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Indie Labels Take a Risk, and Win, with Musicals


In the best original cast recording category for the upcoming Grammy Awards, three out of the five albums nominated were released by Ghostlight Records. The New York-based label isn't a household name, but it is one of a handful of independents that are keeping the cast album alive.

That a big Broadway hit would wind up on a small independent label says a lot about changes in the economics of the recording industry. For years, cast albums were pretty big business. Shows such as Hello Dolly! and Man of La Mancha could make the Billboard charts, right next to the Beatles.

But in the past decade or so, the major labels have released fewer and fewer original cast albums, says Brian Drutman, senior director for Decca Broadway. "The average Broadway cast recording costs about $400,000," Drutman says. "It's not inexpensive... even selling tremendously well, [an album] can take upwards of a year to recoup its initial investment."

The original cast album of Wicked has beat the odds for Decca Broadway. Since its release in December 2003, it has sold almost 700,000 copies. But while Decca and the other majors are looking for the next blockbuster, labels like Ghostlight Records have been picking up the slack.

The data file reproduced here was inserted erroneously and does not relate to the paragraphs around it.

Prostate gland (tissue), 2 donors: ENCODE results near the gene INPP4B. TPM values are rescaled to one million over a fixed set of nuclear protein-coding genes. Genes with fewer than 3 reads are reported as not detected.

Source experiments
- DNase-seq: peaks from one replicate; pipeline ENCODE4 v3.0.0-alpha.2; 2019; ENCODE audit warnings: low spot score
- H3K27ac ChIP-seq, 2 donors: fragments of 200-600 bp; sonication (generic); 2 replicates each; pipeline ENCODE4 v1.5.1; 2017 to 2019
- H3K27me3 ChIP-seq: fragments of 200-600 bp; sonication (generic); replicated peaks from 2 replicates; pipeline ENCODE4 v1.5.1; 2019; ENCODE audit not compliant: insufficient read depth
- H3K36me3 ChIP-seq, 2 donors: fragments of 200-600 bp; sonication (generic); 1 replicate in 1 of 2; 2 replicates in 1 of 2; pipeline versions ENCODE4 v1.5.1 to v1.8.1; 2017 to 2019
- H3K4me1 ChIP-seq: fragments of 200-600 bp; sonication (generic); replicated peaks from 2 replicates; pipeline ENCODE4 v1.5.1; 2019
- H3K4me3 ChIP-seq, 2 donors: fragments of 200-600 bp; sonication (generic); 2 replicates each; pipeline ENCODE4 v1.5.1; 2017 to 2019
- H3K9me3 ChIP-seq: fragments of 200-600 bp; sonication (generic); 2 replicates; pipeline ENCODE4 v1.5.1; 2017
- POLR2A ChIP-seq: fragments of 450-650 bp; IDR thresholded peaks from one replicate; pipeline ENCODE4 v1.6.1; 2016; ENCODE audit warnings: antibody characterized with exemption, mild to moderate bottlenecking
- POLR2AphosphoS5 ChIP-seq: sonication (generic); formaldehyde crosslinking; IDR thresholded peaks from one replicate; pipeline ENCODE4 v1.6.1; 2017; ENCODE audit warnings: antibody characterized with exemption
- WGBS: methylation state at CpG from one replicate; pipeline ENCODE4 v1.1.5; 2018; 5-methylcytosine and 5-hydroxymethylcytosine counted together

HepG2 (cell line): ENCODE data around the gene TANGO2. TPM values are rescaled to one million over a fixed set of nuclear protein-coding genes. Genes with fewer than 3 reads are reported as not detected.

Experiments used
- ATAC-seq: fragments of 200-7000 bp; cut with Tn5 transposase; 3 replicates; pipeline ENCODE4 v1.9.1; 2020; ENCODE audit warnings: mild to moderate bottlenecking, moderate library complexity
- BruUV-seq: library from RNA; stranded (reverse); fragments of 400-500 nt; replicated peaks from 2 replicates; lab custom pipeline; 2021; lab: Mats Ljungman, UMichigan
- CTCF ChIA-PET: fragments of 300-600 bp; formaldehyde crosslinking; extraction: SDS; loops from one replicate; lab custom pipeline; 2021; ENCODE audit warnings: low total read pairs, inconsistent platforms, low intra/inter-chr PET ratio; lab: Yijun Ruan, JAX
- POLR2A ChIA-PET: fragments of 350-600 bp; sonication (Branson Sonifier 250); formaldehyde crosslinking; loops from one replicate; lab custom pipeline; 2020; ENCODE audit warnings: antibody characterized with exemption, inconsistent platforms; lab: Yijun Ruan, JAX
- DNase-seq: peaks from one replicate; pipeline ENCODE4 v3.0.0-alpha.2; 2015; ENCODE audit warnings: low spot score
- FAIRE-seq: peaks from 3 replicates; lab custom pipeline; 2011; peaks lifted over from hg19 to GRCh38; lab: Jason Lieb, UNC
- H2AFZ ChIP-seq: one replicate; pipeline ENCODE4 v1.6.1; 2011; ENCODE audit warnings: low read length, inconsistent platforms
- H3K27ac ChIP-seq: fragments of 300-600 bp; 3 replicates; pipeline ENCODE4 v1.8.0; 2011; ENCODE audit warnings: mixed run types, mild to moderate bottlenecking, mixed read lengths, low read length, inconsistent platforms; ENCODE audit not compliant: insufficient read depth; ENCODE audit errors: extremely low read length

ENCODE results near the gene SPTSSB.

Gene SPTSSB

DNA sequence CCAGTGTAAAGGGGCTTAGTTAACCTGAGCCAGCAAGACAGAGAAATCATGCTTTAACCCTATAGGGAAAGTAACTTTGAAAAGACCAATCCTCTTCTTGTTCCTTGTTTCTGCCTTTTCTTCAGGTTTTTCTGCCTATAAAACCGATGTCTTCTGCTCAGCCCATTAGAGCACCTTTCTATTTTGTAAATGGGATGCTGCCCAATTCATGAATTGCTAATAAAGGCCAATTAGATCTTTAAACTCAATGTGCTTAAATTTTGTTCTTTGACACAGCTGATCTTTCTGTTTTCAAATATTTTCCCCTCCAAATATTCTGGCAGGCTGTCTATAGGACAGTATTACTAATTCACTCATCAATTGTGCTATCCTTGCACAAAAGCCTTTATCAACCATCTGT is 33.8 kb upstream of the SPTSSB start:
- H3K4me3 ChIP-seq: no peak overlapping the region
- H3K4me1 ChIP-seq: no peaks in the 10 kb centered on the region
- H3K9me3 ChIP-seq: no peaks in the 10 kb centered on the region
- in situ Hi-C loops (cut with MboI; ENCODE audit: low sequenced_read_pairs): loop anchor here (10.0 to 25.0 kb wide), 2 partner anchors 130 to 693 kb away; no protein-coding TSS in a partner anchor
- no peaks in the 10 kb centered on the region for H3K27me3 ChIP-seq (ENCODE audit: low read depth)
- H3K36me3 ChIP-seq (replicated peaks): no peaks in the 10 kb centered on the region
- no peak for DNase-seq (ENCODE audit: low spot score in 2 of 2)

Ghostlight owners Sherie Rene Scott and Kurt Deutsch began the business in their second bedroom, selling albums over the Internet. Now, they've recorded Broadway hits such as The 25th Annual Putnam County Spelling Bee. Deutsch says he convinced Broadway producers to record on his label by changing the standard business model. While companies like Decca Broadway finance and own their recordings, Deutsch convinced producers to pay for the discs themselves.

Another source of show recordings is PS Classics. Philip Chaffin and Tommy Krasker run that label out of their house in Bronxville, N.Y. After the success of its Grammy-nominated Nine in 2003, Krasker says opportunities to record cast albums began to flow. PS Classics' current bestseller is a revival of Fiddler on the Roof. Chaffin and Krasker have also forged an alliance with the leading composer of the American musical stage, Stephen Sondheim. The Tony Award-winning revival of Sondheim's Assassins earned PS Classics a second Grammy nomination for its recording.

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Jeff Lunden is a freelance arts reporter and producer whose stories have been heard on NPR's Morning Edition, All Things Considered and Weekend Edition, as well as on other public radio programs.